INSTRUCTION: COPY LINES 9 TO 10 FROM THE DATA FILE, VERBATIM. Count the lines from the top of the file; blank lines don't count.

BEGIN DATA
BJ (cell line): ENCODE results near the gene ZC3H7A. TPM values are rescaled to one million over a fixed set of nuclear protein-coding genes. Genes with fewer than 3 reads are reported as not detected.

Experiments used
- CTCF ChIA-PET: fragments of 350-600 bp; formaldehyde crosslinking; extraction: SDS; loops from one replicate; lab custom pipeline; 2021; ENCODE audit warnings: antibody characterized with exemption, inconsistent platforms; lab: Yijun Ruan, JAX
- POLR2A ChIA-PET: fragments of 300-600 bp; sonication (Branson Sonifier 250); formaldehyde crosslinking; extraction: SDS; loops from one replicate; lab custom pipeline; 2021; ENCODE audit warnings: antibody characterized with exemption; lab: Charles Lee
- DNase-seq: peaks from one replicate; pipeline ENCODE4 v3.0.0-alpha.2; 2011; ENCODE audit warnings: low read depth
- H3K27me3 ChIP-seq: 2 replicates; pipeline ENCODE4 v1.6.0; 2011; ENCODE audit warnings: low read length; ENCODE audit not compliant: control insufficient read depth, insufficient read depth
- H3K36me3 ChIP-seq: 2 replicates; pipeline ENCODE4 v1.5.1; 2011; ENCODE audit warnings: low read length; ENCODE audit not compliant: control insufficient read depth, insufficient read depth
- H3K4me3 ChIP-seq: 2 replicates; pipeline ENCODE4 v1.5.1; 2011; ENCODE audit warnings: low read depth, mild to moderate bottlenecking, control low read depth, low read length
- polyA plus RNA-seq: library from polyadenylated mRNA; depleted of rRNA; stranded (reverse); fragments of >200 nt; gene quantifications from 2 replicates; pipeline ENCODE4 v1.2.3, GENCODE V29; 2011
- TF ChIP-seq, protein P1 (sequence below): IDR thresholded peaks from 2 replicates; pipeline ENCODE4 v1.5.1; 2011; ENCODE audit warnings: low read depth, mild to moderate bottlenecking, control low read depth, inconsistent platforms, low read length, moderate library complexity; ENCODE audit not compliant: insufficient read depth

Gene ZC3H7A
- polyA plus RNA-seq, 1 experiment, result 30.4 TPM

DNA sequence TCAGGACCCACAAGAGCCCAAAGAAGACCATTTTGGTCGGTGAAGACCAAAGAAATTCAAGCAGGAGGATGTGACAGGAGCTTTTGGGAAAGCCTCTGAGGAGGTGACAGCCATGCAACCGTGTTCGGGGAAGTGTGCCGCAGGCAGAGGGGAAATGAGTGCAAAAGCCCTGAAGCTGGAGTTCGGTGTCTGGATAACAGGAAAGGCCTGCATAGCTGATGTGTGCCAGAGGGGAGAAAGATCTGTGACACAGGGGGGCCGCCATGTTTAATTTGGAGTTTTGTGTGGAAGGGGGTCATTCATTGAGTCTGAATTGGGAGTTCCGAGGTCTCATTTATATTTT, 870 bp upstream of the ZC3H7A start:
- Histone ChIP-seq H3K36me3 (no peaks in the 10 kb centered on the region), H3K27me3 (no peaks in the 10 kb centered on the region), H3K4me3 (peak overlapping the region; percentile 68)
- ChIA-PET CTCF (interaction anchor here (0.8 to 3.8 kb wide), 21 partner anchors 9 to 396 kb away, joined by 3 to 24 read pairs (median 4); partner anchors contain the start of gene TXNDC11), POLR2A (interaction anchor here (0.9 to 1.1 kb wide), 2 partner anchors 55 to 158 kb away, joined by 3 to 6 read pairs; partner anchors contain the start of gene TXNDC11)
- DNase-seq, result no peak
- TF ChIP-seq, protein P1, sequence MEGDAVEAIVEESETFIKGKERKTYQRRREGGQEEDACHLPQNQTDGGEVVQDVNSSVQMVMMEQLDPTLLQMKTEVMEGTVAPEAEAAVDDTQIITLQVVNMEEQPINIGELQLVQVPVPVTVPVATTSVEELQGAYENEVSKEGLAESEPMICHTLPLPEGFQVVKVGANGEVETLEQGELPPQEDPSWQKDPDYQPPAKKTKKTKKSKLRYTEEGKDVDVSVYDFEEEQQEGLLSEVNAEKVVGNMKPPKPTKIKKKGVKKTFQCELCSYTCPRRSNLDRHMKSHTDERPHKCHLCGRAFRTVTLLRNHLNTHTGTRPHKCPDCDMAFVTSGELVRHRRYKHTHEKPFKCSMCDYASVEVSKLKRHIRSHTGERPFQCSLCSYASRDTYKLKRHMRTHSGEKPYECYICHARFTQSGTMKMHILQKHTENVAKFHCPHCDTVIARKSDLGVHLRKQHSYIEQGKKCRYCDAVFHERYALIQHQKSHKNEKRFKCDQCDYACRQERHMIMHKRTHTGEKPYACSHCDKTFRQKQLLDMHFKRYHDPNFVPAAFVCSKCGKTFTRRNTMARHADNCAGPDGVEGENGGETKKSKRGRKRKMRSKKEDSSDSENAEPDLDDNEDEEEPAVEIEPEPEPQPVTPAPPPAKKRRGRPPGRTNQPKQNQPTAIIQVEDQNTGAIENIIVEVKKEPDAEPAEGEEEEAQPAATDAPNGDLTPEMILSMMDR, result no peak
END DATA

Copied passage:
- polyA plus RNA-seq: library from polyadenylated mRNA; depleted of rRNA; stranded (reverse); fragments of >200 nt; gene quantifications from 2 replicates; pipeline ENCODE4 v1.2.3, GENCODE V29; 2011
- TF ChIP-seq, protein P1 (sequence below): IDR thresholded peaks from 2 replicates; pipeline ENCODE4 v1.5.1; 2011; ENCODE audit warnings: low read depth, mild to moderate bottlenecking, control low read depth, inconsistent platforms, low read length, moderate library complexity; ENCODE audit not compliant: insufficient read depth